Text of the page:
TribLIVE

| News

 
Larger text Larger text Smaller text Smaller text | Order Photo Reprints

Albert Gallatin students open the fun with 'Little Shop of Horrors'

Email Newsletters

Click here to sign up for one of our email newsletters.
The four leading roles in Albert Gallatin's production of 'Little Shop of Horrors' will be played by (front, from left) Luke Diamond with “Audrey II” and Kayla Grimm and (back row) Brayden Fabrycki and Joe Davis. MARILYN FORBES I FOR THE TRIBUNE-REVIEW

'American Coyotes' Series

Traveling by Jeep, boat and foot, Tribune-Review investigative reporter Carl Prine and photojournalist Justin Merriman covered nearly 2,000 miles over two months along the border with Mexico to report on coyotes — the human traffickers who bring illegal immigrants into the United States. Most are Americans working for money and/or drugs. This series reports how their operations have a major impact on life for residents and the environment along the border — and beyond.

Saturday, March 9, 2013, 9:00 p.m.
 

About 35 students from Albert Gallatin High School will be presenting the cult classic hit musical “Little Shop of Horrors” as they entertain their audiences with the fun and lively comedy production.

Set in the 1960s, the show tells the tale of hapless Seymour, a timid florist who rises to popularity after purchasing an interesting new plant that seems to have a mind of its own, and one huge appetite.

Throw in a little love, some laughs and some interesting twists and you have the show that has entertained audiences since its off-Broadway debut in 1982.

“It's just a fun show and one that you can't take seriously,” director Toby Maykuth said. “You can't come to see this show expecting a serious theatrical experience because most of the show is tongue in cheek.”

Although the show is popular with audiences, it is not often staged as its one main character is hard to create or expensive to rent and that is Audrey II the ever-growing plant.

“We rented a plant,” Maykuth said of the plant that starts out small and grows huge throughout the show as it continues to “feed.” “The final one is as big as a Volkswagen. We couldn't get it in the school.”

Maykuth said the students held fundraisers to help defray costs, and the relatively inexpensive set and costuming helped to offset the expense.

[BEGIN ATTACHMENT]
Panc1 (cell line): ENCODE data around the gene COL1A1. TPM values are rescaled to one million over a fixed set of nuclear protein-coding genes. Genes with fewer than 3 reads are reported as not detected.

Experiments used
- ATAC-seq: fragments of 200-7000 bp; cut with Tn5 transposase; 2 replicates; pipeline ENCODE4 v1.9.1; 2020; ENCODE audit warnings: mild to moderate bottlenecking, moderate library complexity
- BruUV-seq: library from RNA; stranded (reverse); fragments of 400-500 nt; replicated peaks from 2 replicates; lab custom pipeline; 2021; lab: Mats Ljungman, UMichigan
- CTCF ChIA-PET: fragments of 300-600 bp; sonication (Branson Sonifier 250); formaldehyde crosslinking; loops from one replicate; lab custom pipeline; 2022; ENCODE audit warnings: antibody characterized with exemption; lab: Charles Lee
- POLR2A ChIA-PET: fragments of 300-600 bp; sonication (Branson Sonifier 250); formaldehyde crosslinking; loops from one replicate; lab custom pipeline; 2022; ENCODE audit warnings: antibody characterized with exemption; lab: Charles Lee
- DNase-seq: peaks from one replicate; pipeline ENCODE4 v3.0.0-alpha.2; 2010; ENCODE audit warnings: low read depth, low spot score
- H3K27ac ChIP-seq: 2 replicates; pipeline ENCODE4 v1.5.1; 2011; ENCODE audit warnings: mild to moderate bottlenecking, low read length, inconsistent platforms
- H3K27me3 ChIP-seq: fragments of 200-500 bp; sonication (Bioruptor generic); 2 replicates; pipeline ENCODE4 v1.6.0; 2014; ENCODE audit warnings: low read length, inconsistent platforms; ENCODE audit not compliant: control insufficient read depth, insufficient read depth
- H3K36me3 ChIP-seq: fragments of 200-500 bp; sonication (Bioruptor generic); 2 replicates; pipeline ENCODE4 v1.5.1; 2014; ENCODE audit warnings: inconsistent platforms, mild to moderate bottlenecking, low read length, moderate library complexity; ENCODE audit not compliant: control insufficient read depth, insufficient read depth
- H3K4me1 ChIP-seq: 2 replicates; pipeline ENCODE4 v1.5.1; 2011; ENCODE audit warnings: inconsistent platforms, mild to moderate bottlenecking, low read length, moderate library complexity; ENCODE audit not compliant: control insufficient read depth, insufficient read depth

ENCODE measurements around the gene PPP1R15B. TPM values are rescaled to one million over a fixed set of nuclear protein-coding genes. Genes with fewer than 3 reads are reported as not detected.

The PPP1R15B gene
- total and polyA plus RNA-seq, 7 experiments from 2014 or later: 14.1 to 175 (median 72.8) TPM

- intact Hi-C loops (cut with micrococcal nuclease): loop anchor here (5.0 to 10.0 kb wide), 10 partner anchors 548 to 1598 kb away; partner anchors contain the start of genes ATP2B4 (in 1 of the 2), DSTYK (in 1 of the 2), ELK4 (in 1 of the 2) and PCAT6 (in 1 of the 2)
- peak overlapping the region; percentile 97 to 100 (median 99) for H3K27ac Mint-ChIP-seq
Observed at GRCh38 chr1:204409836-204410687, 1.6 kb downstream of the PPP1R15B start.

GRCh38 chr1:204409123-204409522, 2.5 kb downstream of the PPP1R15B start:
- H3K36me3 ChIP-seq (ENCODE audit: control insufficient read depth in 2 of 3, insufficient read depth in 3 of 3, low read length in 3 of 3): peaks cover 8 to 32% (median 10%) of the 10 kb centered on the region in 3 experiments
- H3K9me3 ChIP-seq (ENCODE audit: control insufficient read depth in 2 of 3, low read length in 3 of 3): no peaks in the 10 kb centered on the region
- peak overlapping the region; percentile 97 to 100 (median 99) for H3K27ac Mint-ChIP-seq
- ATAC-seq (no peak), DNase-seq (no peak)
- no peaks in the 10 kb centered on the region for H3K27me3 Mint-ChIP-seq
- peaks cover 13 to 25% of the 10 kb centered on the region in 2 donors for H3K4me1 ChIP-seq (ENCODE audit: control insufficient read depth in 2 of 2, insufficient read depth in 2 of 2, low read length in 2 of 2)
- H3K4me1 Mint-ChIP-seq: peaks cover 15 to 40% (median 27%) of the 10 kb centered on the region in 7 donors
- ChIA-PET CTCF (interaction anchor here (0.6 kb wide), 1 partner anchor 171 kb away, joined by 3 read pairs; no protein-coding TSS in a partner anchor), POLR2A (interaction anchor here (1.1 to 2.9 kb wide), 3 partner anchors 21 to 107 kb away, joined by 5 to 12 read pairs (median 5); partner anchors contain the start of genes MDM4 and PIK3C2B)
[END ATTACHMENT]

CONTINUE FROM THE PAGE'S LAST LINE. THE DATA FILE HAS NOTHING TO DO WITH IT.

“There isn't an elaborate set for this and the costumes were easy,” Maykuth said, adding that the school has acquired an impressive amount of costumes over the years and the rest were purchased in local thrift shops. “There was a lot of Salvation Army and Goodwill shopping.”

The music itself is fun and upbeat, and lead actress Kayla Grimm, 17, of Masontown is thrilled to step into a role that is one of her most coveted.

“This show is my favorite show,” Grimm said of “Shop.” I was so excited when I heard, and I couldn't wait to do it.”

Grimm is not only familiar with the show but also performed some songs from it this past summer in a show staged in Carmichaels, so it's not the music that she finds challenging but the wardrobe.

“Performing in heels is definitely my biggest challenge,” Grimm said. “I'm more of tennis shoe-type girl.”

Grimm said that she thinks the show will appeal to a wide range of audiences.

“It's funny, it's a little serious and it's a little creepy,” Grimm said. “I think that everyone will like it.”

The show has a running time of about two hours.

“This is a fast and fun theatrical experience,” Maykuth said. “It's funny, it's campy, it's tongue-in-cheek fun. It's a relatively short show, and that it always good for younger audiences.”

Maykuth said the production and show would not be taking place if it wasn't for the support received.

“The school district is so supportive of our shows, and we can't thank them enough,” Maykuth said. “I'd also like to thank the teachers who help, the parents and the students. These kids basically put their lives on hold for three months to do these shows.”

“Little Shop of Horrors” will be performed Friday through March 17 at the Albert Gallatin High School auditorium. Show times will be 7 p.m. Friday and Saturday and 3 p.m. March 17. All tickets will be $5.

Marilyn Forbes is a freelance writer.

Subscribe today! Click here for our subscription offers.

 

 


Show commenting policy

Most-Read Fayette

  1. Woman threatened with knife at ATM in Uniontown
  2. Fayette County’s head detective named chief adult probation officer
  3. Mother of Fayette County killer wants to testify in closed courtroom
  4. Acme teen excited to experience fair as queen
  5. Dawson Grange Community Fair stands out by staying free to attend
  6. Connellsville diners can again ‘Savor the Avenue’
  7. Ceremony, parade mark start of 61st annual Fayette County Fair
  8. Fayette man gets house arrest in prescription painkiller scheme
  9. Township bombarded with calls about Connellsville City tax notices
  10. Vandals a cause of worry for cops
  11. Connellsville police search for armed robber